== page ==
May 2019 Archives

Tesla Sentry Mode leads to another arrest, says police - Electrek

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Building on its previously released dashcam feature, Tesla enabled the use of more cameras around the vehicle and activated a "stand-by" parking mode.

The feature became Sentry Mode, which also includes an alarm and notification system to deter thieves even more -- efficiently creating a system to watch over Tesla vehicles when their owners are not around.

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Last month, a woman was reportedly arrested for keying a Tesla after the incident was captured with Sentry mode.

Tesla Sentry mode caught another act of vandalism on a Tesla and the video become extremely popular -- forcing the two vandals to turn themselves in.

We also recently reported on Tesla Sentry Mode capturing crazier and crazier things.

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BY NICOLE BLACK


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For many years, word processing tools were premises-based, and there were very few options. Most firms used either WordPerfect or Microsoft Word. Over time, Word began to dominate, in large part because it was the preferred tool in other industries.

Then, with the emergence of cloud computing tools a little over a decade ago, things began to change. Affordable--and sometimes even free--word processing tools are now available that are accessible online, providing much-needed mobility and flexibility. Lawyers can log on from any internet-enabled device and access their word processing software in the cloud. And using that software, they can create documents that can be stored online in one convenient location.

Even better--there are collaboration tools built right into the software, allowing lawyers to work together in real time. These online collaboration features make it easier than ever to streamline the document creation process, saving both time and money.

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Read more...use links to download ...





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Cashless stores and events are just starting to crop up in the retail landscape with much hoopla -- consider the splashy launches of Amazon Go stores --  but they're already running into hurdles from legislators in cities and states around the countryThese governments are concerned that what some see as technological innovation could actually widen societal gaps between those who have access to financial services and those who don't.

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The Web site for Fortune 500 real estate title insurance giant First American Financial Corp. [NYSE:FAF] leaked hundreds of millions of documents related to mortgage deals going back to 2003, until notified this week by KrebsOnSecurity. The digitized records -- including bank account numbers and statements, mortgage and tax records, Social Security numbers, wire transaction receipts, and drivers license images -- were available without authentication to anyone with a Web browser.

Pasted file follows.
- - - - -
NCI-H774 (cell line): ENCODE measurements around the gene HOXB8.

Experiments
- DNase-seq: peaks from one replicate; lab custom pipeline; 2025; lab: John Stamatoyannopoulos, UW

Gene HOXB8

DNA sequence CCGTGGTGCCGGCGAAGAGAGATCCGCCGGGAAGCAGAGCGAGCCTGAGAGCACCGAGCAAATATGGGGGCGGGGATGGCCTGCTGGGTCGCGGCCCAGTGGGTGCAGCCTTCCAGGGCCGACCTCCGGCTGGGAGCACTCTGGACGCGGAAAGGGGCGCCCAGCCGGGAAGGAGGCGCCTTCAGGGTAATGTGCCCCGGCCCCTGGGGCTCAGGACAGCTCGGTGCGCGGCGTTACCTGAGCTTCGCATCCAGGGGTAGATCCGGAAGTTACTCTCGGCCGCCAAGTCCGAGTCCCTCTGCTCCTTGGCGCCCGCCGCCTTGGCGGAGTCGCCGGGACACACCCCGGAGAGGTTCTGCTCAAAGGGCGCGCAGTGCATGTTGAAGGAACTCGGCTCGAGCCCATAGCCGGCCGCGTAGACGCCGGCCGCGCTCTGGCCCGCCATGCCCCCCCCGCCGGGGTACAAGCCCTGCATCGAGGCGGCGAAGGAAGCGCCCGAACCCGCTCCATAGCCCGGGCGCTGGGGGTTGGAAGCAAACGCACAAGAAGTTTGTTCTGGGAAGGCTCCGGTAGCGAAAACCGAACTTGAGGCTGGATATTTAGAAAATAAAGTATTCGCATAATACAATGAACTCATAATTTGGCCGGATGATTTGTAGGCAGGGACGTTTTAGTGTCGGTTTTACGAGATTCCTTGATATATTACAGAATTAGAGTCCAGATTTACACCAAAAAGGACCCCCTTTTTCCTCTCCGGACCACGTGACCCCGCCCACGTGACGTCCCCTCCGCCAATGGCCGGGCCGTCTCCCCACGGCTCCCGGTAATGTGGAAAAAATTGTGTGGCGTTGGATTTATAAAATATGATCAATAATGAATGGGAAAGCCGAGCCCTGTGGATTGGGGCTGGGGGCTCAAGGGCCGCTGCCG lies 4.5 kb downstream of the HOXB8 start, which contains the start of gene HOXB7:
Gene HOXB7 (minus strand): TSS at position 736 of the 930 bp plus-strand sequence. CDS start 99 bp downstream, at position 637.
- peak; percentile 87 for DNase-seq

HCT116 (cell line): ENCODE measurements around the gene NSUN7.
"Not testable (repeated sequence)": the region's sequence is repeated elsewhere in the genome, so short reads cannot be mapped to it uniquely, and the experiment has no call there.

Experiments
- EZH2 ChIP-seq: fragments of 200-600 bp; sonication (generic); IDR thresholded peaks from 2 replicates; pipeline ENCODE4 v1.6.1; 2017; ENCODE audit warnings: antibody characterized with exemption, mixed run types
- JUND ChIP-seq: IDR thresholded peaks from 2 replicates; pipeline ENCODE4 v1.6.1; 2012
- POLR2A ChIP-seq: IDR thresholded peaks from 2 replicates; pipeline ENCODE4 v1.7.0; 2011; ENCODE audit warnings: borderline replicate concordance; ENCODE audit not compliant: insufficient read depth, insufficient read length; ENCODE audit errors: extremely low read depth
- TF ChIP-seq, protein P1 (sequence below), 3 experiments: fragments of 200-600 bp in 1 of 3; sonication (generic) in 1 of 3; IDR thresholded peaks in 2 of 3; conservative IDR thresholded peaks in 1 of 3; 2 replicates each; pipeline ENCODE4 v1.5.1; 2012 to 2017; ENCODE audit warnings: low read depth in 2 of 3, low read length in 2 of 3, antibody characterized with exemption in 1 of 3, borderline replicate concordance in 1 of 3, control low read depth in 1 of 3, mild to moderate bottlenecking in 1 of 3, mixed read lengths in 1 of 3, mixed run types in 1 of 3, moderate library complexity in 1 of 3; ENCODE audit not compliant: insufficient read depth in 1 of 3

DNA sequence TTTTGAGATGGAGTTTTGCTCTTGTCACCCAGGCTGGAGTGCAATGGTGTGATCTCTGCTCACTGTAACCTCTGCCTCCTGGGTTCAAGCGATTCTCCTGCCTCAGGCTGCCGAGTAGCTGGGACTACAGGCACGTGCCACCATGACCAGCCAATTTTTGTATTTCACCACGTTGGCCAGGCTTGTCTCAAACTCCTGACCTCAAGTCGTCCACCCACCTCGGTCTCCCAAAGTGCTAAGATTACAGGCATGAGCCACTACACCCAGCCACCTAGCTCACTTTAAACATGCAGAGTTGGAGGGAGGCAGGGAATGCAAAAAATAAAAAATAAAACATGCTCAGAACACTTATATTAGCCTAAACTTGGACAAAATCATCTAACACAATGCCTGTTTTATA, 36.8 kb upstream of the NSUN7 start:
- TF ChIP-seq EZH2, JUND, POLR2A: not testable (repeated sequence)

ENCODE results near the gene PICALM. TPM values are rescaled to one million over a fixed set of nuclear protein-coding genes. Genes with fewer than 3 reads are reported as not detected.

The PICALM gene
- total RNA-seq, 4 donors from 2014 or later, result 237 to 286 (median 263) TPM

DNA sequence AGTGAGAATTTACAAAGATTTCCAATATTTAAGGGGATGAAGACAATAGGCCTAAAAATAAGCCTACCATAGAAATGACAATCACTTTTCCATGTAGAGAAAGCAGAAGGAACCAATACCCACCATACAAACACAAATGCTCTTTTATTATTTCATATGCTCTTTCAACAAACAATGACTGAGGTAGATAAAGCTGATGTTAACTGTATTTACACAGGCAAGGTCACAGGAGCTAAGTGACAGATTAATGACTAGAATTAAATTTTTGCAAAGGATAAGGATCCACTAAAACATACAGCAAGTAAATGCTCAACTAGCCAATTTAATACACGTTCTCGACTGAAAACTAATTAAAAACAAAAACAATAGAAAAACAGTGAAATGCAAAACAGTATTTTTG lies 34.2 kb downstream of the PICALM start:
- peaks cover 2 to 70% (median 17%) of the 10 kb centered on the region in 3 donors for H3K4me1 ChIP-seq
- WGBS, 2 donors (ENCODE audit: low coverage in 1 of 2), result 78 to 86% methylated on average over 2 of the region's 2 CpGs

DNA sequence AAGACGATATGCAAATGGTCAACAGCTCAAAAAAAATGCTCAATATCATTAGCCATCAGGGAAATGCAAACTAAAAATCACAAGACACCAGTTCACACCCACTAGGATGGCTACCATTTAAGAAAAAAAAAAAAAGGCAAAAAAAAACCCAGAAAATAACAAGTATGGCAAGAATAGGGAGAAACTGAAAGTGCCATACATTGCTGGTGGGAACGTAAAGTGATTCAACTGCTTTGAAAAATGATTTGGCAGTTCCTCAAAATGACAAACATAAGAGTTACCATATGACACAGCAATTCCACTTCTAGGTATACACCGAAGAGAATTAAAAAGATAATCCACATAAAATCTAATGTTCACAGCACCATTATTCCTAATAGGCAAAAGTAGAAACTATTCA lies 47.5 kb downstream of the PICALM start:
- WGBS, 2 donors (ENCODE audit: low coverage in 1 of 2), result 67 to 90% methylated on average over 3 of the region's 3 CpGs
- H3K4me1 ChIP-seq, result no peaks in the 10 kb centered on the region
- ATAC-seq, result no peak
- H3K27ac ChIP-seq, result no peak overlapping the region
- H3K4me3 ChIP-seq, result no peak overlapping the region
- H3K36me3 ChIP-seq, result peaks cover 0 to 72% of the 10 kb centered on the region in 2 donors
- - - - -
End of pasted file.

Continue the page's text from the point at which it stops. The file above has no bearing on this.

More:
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Many of the exposed files are records of wire transactions with bank account numbers and other information from home or property buyers and sellers. 

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Kentucky Noah's Ark attraction sues over flood damage--AP

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WILLIAMSTOWN, Ky. (AP) -- In the Bible, the ark survived an epic flood. Yet the owners of Kentucky's Noah's ark attraction are demanding their insurance company rescue them from flooding that caused nearly $1 million in property damages.

The Ark Encounter says in a federal lawsuit that heavy rains in 2017 and 2018 caused a landslide on its access road. The Courier Journal reports the attraction's insurance carriers refused to cover damages.

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5G Networks Could Throw Weather Forecasting Into Chaos | WIRED

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https://www.wired.com/author/eric-niiler/


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IF YOU HAD a choice between a better, faster cell phone signal and an accurate weather forecast, which would you pick? That's the question facing federal officials as they decide whether to auction off more of the wireless spectrum or heed meteorologists who say that such a move could throw US weather forecasting into chaos.

On Capitol Hill Thursday, NOAA's acting chief, Neil Jacobs, said that interference from 5G wireless phones could reduce the accuracy of forecasts by 30 percent. That's equivalent, he said, to the quality of weather predictions four decades ago. "If you look back in time to see when our forecast scale was roughly 30 percent less than today, it was 1980," Jacobs told the House Subcommittee on the Environment.

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Court rules NY farm workers have right to organize - Times Union

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By Mallory Moench and Diego Mendoza-Moyers